Assignments for other members to serve on the committees will likely be finalized in both the Senate and the House in the coming days, and we will provide further updates as committee assignments are announced.
Reminder: Join our Annual Meeting on January 27
For further analysis on what the election results mean for affordable housing and our plans for the year ahead, register for our Virtual AHTCC 2021 Annual Meeting on Wednesday, January 27 from 2:00 to 5:00 pm ET. Join us for timely panels focused on the new Congress and Administration, key legislative and regulatory updates, the state of affordable housing, and everything you need to know to effectively advocate for the Housing Credit. Speakers will be announced soon.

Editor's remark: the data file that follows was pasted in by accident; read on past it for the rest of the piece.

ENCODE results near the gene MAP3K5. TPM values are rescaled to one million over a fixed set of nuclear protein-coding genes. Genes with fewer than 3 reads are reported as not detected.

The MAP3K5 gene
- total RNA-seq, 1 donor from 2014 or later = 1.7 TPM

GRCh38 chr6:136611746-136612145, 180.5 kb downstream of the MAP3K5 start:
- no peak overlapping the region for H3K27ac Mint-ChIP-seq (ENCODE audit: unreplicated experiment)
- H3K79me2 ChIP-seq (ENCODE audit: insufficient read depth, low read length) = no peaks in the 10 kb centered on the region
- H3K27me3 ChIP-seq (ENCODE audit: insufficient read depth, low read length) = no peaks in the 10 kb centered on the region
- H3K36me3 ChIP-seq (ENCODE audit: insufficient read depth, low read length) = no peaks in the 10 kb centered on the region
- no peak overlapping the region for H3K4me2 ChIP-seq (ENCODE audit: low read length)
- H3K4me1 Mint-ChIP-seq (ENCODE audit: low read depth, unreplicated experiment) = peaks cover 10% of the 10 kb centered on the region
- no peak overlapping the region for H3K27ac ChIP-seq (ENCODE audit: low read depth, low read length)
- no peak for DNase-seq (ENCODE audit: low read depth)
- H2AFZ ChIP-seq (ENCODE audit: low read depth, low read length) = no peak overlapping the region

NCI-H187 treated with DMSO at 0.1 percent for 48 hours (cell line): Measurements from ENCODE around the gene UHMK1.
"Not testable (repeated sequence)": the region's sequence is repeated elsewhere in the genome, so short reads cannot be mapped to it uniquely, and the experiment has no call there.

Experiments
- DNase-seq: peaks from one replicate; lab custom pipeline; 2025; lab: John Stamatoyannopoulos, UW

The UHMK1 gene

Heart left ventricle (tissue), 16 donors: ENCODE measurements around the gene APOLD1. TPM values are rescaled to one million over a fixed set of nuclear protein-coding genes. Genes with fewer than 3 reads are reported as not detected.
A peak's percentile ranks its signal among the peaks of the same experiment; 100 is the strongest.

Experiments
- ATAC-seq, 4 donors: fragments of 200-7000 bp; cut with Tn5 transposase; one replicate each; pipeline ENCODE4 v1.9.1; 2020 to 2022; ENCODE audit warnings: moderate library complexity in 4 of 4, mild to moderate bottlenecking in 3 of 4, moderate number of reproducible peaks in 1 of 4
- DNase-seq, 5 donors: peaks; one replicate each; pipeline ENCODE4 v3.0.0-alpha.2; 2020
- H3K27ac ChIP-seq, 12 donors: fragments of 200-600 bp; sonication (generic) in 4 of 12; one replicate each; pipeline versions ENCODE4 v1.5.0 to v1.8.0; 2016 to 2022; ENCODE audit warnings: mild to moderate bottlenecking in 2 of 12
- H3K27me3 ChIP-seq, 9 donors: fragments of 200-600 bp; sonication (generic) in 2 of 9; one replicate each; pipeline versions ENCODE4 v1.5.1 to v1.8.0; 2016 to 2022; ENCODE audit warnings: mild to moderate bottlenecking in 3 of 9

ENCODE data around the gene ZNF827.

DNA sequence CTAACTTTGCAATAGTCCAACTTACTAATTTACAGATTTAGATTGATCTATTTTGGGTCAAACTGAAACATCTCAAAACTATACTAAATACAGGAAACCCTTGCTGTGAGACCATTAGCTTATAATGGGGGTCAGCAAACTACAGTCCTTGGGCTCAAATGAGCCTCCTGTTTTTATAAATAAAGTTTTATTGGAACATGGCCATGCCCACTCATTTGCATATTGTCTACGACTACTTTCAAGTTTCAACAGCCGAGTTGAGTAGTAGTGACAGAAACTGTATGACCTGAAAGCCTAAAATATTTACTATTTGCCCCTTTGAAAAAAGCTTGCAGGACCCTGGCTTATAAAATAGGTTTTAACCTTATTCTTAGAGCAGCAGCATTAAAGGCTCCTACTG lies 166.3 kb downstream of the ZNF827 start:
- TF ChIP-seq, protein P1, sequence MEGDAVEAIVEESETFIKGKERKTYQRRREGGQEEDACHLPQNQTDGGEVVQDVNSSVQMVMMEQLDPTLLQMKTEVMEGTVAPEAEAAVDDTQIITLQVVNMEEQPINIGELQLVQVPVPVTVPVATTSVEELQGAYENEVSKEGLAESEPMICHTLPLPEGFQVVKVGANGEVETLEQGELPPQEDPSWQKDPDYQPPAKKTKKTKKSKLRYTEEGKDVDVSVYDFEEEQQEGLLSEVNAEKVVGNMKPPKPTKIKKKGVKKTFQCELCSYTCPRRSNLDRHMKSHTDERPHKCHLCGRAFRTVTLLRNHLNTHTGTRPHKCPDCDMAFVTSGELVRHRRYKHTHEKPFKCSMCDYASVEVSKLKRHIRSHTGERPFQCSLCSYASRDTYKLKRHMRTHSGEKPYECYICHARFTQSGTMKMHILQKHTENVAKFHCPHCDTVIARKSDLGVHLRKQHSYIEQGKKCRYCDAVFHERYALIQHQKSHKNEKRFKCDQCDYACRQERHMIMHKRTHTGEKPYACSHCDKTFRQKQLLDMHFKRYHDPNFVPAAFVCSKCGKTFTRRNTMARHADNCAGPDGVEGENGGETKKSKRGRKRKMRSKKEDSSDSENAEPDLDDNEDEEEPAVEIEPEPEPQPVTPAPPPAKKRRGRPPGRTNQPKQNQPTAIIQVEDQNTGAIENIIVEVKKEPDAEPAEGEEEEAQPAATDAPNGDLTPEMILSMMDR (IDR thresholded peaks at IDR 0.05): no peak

Registration is free for members of the AHTCC. For non-members, registration is $100. Once your membership is verified or payment is approved, you will receive your login information.